States v. Zapata, 18 F.3d 971 , 975 (1st Cir. 1994)). However, we

have also made clear that "in making this assessment, we . . . must

keep in mind that police conducting a Terry stop are entitled to

take reasonable measures to protect their own safety and taking

such measures does not transform a Terry stop into an arrest." Id;

see also United States v. Pontoo, 666 F.3d 20 , 30 (1st Cir. 2011)

("In a world fraught with peril, officer safety must have a place

at the forefront of police work."); United States v. Mohamed, 630

F.3d 1 , 6 (1st Cir. 2010) (noting that during a Terry stop,

"[o]fficers are permitted to take actions to protect their own

safety and the safety of others in the area"); United States v.

Walker, 924 F.2d 1 , 4 (1st Cir. 1991) ("[An officer's] concern[]

for his own safety is of paramount importance in assessing the

appropriateness of the action taken."). These reasonable measures

include "conducting a pat-frisk if under all the circumstances they

have 'a particularized and objective basis to suspect the

individual ha[s] a weapon.'" United States v. Dancy, 640 F.3d 455 ,

461 (1st Cir. 2011) (alteration in original) (quoting Mohamed, 630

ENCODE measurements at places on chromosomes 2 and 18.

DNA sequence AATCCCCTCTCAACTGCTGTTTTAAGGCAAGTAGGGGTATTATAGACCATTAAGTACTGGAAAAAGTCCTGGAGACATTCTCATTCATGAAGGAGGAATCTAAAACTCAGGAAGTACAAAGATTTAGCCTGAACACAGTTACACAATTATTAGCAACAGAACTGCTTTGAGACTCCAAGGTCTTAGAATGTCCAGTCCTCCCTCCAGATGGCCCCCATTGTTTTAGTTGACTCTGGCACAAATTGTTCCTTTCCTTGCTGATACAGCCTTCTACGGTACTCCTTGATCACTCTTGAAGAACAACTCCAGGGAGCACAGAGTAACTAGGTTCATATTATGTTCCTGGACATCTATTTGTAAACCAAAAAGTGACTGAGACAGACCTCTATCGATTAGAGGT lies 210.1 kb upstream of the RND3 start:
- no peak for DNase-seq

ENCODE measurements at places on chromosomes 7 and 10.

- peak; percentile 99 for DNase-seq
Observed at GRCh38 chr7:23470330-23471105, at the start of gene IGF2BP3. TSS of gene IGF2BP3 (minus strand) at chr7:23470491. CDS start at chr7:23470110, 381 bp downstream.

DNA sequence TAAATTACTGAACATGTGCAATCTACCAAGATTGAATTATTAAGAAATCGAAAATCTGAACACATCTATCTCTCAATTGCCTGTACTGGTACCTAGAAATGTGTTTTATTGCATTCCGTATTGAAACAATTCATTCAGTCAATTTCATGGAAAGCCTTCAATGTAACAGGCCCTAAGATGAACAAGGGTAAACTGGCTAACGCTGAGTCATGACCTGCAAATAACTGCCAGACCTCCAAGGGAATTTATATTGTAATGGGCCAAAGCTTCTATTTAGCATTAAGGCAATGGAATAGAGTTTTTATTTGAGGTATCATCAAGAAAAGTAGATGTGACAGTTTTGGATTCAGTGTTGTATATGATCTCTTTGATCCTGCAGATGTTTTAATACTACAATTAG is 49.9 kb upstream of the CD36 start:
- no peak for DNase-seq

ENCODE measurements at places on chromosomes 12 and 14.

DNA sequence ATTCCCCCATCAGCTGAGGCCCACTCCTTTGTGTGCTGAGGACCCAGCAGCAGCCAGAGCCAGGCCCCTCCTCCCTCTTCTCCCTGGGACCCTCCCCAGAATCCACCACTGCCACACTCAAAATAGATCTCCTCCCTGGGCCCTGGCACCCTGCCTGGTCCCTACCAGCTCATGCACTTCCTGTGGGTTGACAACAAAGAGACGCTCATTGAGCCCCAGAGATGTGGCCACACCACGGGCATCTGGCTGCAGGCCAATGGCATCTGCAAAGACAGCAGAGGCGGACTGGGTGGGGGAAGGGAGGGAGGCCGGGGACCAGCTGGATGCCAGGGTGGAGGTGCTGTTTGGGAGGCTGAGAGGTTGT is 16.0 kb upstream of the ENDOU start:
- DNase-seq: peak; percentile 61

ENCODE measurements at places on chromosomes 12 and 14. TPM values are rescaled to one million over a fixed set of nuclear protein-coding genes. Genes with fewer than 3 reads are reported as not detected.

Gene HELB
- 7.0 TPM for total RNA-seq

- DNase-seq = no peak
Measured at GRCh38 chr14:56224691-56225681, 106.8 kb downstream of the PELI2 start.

F.3d at 6); see also Arizona v. Johnson, 555 U.S. 323 , 326-27

(2009) ("[T]o proceed from a stop to a frisk, the police officer

must reasonably suspect that the person stopped is armed and

dangerous.").

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Here the facts demonstrate that Officer Selfridge acted

reasonably out of a concern for his and the other officers' safety

in initiating the frisk. The officers were responding to a report

of a man beating a woman in the street. When an officer has a

reasonable suspicion that a crime of violence has occurred, "the

same information that will support an investigatory stop will

without more support a frisk." United States v. Scott, 270 F.3d

30 , 41 (1st Cir. 2001) (emphasis added); see also United States v.

Sanchez, 519 F.3d 1208 , 1211, 1216 (10th Cir. 2008) (holding that

police officers reasonably suspected occupant of car might be armed

and dangerous based in part on witness report that occupant had

just punched a woman in the face). The fact that Mouscardy was

suspected to have committed a violent crime is therefore highly

relevant in our determination of whether Officer Selfridge's

suspicions were reasonable.

Mouscardy's conduct and disposition during the stop also

support a finding that the frisk was justified. As discussed

above, Mouscardy repeatedly refused to identify himself, see United

States v. Campbell, 549 F.3d 364 , 372 (6th Cir. 2008) (holding that

passenger's failure to provide identification, "possibly to conceal

his identity," was factor that could be considered in determining

whether pat-down during Terry stop was appropriate), and refused to

remove his hand from his pocket despite several requests by Officer

Selfridge, see United States v. Dubose, 579 F.3d 117 , 122 (1st Cir.

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2009) (suspect's refusal to remove his hand from his pocket was